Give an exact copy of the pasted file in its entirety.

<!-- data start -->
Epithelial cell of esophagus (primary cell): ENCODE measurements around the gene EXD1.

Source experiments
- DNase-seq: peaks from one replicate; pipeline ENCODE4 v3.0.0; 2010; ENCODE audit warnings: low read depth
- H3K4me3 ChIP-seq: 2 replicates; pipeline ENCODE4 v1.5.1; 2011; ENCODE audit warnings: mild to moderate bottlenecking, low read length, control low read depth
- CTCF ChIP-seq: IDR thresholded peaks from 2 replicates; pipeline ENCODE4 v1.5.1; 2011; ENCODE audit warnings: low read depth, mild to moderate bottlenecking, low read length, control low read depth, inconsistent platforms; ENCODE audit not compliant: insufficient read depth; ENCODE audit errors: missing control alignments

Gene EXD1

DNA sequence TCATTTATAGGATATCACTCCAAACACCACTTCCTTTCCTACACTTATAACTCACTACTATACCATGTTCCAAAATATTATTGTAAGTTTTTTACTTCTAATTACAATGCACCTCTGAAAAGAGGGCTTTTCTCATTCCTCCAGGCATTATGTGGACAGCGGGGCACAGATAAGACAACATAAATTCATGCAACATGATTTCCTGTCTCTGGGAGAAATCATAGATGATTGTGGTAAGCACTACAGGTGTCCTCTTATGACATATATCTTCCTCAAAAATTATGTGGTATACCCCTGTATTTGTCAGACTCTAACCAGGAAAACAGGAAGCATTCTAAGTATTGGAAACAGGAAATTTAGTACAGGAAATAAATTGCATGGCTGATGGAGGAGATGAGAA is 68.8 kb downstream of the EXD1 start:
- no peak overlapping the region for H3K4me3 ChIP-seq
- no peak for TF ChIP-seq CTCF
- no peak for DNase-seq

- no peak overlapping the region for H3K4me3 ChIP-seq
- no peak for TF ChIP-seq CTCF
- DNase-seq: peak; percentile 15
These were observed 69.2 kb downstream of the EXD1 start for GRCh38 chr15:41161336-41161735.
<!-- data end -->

Epithelial cell of esophagus (primary cell): ENCODE measurements around the gene EXD1.

Source experiments
- DNase-seq: peaks from one replicate; pipeline ENCODE4 v3.0.0; 2010; ENCODE audit warnings: low read depth
- H3K4me3 ChIP-seq: 2 replicates; pipeline ENCODE4 v1.5.1; 2011; ENCODE audit warnings: mild to moderate bottlenecking, low read length, control low read depth
- CTCF ChIP-seq: IDR thresholded peaks from 2 replicates; pipeline ENCODE4 v1.5.1; 2011; ENCODE audit warnings: low read depth, mild to moderate bottlenecking, low read length, control low read depth, inconsistent platforms; ENCODE audit not compliant: insufficient read depth; ENCODE audit errors: missing control alignments

Gene EXD1

DNA sequence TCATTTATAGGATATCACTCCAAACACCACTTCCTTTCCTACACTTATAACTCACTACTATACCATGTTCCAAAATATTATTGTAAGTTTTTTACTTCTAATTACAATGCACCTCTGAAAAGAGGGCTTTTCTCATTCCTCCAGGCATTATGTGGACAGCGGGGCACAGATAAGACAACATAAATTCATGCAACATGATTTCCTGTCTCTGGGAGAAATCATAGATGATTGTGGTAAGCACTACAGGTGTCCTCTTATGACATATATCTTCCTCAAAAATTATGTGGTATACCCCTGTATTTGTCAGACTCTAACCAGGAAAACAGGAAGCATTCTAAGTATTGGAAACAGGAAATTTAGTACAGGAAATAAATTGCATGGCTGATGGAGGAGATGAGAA is 68.8 kb downstream of the EXD1 start:
- no peak overlapping the region for H3K4me3 ChIP-seq
- no peak for TF ChIP-seq CTCF
- no peak for DNase-seq

- no peak overlapping the region for H3K4me3 ChIP-seq
- no peak for TF ChIP-seq CTCF
- DNase-seq: peak; percentile 15
These were observed 69.2 kb downstream of the EXD1 start for GRCh38 chr15:41161336-41161735.